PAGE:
We human beings take it for granted that we are possessed of minds. You know that you have a mind and you assume that other people do too. But what, exactly, are we referring to when we talk about the mind? Is a mind just a brain? What endows your mind with the property of being conscious? How does your mind allow you to extract music from sound waves, or relish the taste of chocolate, or daydream, or feel happy and sad, or reach for your cup when you want a sip of coffee? Are minds directly aware of the world out there? Or, when you think that you are perceiving reality, are you just consulting some representation of the world that your mind has built? How similar is your mind to the minds of other people? Do you have to be a human being to have a mind? Could other entities have minds so long as they were built the right way? Does your computer have a mind?
These are the kinds of questions that cognitive scientists want to address. Cognitive science is a broadly multidisciplinary field in which philosophers, psychologists, anthropologists, linguists, neuroscientists, biologists, mathematicians, and computer scientists, among others, combine their respective theories, technologies, and methodologies in the service of a unified exploration of mind. The hallmark of the field is a genuinely multidisciplinary outlook in which the perspectives and methods of all of the component disciplines are simultaneously brought to bear upon a particular question.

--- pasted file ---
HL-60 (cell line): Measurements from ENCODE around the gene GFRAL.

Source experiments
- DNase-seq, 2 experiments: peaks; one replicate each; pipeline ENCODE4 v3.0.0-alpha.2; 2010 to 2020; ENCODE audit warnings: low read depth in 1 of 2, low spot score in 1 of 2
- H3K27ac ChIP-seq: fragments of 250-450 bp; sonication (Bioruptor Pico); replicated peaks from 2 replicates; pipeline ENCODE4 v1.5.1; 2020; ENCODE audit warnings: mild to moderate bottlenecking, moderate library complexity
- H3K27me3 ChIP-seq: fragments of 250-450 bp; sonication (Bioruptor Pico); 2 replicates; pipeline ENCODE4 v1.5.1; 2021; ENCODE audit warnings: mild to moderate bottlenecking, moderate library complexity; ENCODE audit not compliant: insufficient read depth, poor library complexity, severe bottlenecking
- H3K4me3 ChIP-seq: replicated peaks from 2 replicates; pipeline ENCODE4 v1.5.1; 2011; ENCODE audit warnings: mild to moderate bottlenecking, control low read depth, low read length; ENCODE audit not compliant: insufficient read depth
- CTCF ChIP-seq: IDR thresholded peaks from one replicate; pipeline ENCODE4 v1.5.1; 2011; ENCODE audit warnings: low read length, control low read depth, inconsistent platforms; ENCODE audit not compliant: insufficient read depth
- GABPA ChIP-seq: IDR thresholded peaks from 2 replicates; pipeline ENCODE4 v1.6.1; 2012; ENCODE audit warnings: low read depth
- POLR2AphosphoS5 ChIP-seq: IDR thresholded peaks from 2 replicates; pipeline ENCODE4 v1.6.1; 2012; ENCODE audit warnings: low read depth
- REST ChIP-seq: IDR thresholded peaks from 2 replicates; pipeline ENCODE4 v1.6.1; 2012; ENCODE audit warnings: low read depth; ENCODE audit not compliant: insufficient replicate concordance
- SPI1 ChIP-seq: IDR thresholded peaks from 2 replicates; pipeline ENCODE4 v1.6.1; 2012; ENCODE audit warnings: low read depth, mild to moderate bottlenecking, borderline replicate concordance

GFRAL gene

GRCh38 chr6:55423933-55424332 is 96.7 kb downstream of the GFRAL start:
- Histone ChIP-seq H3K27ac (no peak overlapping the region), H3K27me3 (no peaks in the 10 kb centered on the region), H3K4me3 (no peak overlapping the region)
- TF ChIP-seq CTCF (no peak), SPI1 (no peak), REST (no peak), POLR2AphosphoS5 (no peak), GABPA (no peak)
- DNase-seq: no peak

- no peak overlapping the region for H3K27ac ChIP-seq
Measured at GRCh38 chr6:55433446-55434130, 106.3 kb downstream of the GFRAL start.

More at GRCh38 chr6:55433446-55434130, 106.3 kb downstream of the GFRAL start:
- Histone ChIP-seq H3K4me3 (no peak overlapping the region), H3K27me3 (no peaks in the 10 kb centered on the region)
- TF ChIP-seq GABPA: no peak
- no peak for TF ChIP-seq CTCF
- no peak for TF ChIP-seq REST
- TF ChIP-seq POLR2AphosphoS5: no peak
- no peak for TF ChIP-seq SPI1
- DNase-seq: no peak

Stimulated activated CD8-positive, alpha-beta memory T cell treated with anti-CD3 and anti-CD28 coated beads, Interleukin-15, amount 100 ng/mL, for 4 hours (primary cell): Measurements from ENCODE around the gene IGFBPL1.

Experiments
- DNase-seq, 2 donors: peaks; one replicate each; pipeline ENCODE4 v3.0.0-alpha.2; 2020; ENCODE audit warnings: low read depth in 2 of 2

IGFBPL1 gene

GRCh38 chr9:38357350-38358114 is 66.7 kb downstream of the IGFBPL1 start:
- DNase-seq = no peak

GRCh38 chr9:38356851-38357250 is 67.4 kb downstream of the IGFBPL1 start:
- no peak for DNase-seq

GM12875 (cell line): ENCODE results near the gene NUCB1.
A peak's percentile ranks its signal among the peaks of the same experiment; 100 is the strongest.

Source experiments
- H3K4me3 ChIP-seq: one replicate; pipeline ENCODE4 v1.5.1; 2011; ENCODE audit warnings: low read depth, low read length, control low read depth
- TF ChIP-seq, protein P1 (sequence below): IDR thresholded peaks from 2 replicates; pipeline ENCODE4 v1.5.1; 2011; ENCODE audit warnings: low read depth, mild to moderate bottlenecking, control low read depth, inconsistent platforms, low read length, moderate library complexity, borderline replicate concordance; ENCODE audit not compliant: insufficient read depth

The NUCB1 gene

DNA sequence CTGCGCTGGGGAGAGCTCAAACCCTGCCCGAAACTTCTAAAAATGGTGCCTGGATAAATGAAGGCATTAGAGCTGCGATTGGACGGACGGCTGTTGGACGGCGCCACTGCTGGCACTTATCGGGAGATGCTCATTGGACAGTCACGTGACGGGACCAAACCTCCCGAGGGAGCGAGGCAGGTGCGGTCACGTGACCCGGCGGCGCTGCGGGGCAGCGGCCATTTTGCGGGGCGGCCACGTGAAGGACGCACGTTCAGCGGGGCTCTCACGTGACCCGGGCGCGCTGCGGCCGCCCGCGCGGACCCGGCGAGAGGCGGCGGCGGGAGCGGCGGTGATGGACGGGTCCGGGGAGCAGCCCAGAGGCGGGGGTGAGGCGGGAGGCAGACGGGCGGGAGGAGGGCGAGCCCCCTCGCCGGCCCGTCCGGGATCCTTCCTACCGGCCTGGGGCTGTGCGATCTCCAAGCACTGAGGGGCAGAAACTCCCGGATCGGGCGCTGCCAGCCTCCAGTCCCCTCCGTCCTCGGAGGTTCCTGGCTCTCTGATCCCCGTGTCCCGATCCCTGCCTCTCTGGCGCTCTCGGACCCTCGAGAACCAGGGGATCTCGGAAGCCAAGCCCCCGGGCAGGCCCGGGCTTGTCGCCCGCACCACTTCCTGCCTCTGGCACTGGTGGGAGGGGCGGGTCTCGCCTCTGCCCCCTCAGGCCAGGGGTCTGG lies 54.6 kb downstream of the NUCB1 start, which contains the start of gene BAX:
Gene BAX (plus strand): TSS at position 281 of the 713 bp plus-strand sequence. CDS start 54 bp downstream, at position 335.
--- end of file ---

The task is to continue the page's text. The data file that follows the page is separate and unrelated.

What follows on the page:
In 1982, Vassar College became the first institution in the world to grant an undergraduate degree in cognitive science.